This study analyzes the bureaucracies of the Chosun and Ching dynasties from a cultural perspective. In particular, it attempts to locate continuities with the present through analyzing the social and cultural backdrops of the respective systems. The commonalities between the Chosun and Ching Dynasties are that they are centralized systems, and both emphasize compassion, maintaining ‘face’ and relationships, misalign authority with responsibility, and may lead to corruption through pulling strings for promotion and the use of gifts and bribes.
However, differences do exist. First, the Ching dynasty was a system of centralization and equal shares. In order to consolidate the emperor’s power, Jun Ji Chu(軍機處) was established, secret messages sent to the emperor, functions of remonstrance and check were mitigated, Chinese Gentry(紳士) and scholars were controlled and a merit based civil service exam, and service checks and evasion policy were utilized. However, the principle of equal shares was upheld, and the authority of central and local bureaucrats was expanded. In particular, as local bureaucrats’(督撫) possessed intelligence, human resource and financial authority (including the military), the administration system became more distributed and independent. Secondly, the Ching Dynasty focused on capabilities. A large portion of those who passed the civil servant exam were commoners and a fixed portion were compulsorily allotted for the service check. Also candidates were selected to be trained as working bureaucrats and they were to compete with one another for promotion and in this process ‘guanxi’ took effect. Moreover, a degree of equality between the superior and the subordinate was visible. Third, processes of division and integration took place. The expansion of local authorities including the local bureaucracy, interest-seeking by Chinese Gentry, average culture, and corrupt officials prompted division and then integration under a new power.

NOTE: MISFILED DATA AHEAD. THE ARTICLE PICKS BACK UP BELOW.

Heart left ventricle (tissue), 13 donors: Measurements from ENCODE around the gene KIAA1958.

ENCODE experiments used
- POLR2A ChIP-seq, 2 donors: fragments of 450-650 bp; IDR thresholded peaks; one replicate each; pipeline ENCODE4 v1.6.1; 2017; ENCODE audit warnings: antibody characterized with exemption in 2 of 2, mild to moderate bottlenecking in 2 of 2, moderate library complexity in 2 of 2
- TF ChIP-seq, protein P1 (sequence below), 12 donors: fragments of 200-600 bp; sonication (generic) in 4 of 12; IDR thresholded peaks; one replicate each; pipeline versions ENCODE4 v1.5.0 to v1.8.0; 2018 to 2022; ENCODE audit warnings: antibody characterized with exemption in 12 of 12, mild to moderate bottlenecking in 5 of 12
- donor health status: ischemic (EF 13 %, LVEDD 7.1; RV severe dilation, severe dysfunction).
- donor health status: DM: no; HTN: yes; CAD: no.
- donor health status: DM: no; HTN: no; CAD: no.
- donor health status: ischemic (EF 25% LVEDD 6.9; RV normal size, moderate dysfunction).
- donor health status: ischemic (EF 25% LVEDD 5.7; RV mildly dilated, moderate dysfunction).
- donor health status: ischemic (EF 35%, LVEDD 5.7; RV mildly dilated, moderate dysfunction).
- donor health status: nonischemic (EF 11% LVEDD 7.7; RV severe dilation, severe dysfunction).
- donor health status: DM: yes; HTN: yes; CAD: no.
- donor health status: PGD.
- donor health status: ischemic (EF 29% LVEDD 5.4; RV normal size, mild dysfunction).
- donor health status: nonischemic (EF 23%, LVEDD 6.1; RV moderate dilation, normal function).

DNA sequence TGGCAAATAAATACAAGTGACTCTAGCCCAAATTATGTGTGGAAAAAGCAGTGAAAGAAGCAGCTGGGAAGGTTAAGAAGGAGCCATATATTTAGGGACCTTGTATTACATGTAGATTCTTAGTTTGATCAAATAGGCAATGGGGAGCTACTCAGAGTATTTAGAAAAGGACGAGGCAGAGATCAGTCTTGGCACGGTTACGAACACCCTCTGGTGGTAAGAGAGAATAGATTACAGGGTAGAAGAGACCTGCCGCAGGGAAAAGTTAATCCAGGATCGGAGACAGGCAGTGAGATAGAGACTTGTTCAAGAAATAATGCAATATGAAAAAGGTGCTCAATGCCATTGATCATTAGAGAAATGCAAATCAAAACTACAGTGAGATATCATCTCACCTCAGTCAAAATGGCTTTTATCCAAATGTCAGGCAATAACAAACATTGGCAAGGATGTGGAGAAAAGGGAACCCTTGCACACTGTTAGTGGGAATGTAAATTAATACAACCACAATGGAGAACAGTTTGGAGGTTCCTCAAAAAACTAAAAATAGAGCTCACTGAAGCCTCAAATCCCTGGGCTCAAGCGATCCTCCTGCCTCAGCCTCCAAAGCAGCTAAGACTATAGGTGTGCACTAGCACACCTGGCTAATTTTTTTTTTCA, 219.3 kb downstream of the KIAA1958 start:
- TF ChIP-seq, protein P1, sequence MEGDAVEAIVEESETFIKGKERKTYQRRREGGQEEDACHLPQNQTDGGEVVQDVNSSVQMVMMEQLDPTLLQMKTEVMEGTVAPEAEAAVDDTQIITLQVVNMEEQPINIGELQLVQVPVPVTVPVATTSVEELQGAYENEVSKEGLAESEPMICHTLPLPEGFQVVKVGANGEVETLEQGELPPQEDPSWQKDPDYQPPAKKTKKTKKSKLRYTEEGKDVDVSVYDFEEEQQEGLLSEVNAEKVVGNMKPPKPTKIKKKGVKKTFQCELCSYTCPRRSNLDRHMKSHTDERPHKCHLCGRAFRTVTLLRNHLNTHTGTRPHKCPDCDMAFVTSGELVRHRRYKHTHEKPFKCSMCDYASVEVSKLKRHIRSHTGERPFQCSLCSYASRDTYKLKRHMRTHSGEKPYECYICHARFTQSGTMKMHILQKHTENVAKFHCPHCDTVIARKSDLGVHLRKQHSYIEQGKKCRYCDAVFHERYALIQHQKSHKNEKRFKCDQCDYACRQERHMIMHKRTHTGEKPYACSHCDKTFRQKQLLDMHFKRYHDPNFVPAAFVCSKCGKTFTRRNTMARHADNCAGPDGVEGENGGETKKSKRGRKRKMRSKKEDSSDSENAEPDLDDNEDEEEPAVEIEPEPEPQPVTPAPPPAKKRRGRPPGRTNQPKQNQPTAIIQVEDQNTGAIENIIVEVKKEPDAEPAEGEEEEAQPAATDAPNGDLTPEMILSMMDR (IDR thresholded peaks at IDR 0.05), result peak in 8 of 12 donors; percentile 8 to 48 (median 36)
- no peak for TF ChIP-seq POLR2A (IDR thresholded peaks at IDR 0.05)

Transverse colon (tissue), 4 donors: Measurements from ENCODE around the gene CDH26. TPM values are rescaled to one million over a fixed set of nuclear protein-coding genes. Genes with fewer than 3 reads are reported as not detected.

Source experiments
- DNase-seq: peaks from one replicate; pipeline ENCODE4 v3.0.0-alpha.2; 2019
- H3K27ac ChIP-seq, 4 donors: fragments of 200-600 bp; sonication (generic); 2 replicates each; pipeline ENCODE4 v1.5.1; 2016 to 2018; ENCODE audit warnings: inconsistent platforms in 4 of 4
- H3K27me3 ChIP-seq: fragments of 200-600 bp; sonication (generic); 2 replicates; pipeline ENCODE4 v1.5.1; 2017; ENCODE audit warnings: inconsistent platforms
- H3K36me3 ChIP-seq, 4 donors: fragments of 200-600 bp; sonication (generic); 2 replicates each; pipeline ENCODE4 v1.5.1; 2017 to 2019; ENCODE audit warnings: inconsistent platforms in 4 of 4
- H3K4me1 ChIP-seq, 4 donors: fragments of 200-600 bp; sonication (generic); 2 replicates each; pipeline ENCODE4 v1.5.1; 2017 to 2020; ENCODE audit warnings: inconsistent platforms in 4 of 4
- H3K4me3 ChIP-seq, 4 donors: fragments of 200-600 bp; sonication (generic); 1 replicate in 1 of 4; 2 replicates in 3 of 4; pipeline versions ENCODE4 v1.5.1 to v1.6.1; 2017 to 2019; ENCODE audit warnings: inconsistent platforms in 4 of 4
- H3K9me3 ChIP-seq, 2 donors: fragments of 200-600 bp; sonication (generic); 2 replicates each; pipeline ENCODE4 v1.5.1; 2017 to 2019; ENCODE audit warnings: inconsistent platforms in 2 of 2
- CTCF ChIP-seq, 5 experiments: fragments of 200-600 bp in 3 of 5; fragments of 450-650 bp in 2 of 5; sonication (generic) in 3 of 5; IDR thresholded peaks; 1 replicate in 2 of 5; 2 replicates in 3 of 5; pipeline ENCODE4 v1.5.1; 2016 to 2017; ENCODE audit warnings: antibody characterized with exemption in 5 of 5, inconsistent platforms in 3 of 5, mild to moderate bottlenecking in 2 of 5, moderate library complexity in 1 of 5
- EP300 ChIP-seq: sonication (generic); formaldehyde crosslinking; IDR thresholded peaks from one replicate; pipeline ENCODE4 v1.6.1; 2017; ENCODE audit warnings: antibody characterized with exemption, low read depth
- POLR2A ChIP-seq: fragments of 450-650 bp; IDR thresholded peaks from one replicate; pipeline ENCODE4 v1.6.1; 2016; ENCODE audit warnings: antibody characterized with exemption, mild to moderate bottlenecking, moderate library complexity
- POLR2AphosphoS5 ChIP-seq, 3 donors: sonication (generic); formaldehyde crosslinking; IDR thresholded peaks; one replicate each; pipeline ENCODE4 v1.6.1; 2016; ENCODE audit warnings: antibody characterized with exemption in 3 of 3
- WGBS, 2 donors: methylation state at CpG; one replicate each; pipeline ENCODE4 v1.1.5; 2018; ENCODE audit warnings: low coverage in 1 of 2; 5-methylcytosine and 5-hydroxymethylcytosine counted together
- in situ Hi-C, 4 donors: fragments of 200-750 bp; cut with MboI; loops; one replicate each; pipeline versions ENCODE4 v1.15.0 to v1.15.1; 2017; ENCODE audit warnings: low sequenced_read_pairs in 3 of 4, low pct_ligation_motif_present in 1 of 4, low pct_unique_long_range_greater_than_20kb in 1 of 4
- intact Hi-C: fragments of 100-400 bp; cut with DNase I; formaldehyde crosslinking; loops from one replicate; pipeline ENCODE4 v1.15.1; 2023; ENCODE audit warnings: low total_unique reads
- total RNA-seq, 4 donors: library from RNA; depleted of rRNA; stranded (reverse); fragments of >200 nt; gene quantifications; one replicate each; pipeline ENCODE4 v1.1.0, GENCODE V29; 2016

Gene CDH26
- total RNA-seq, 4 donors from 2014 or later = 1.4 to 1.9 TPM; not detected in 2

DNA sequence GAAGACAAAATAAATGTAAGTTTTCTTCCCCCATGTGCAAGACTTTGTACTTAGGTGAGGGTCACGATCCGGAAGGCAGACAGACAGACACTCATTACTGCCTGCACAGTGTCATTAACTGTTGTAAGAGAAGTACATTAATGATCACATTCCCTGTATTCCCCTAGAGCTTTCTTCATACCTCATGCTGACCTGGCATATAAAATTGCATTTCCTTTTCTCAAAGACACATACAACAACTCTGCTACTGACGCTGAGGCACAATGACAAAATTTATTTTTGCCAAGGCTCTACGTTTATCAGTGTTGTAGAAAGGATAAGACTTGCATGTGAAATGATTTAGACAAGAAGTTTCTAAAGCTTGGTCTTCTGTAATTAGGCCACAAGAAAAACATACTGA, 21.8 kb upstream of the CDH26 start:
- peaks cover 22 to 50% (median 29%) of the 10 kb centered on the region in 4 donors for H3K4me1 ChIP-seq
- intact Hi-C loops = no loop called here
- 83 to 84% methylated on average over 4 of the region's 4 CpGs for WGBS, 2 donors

As for the Chosun Dynasty, first of all, the system of centralization and rank prevailed. Centralized power and order was established systematically and implemented through personnel administration including the civil exam, systems allowing officials to take multiple positions and banning officials to be stationed at a specific location or take positions that they were affiliated with, term of position, evaluation of merits, and praise and censure. However, actual authority was not concentrated around the king, but instead, mostly endowed upon bureaucrats. Also the bureaucrats themselves used their rights of remonstrance to check the king. However, it took power struggle and dispute in order to justify a system of checks and balances. Secondly, a rank system based on ancestry was established. The rank of yangban was passed down and people were segregated according to where they came from. Also the people who passed the civil exam were mostly the children of bureaucrats or belonged to specific clans. In addition, lineage and faction took effect in the recommendation of candidates, evaluation of merits, and promotion. Homogenization and segregation based on ancestry(출신) prevailed and office hunting took place, while there was a stringent system of rank between superiors and subordinates.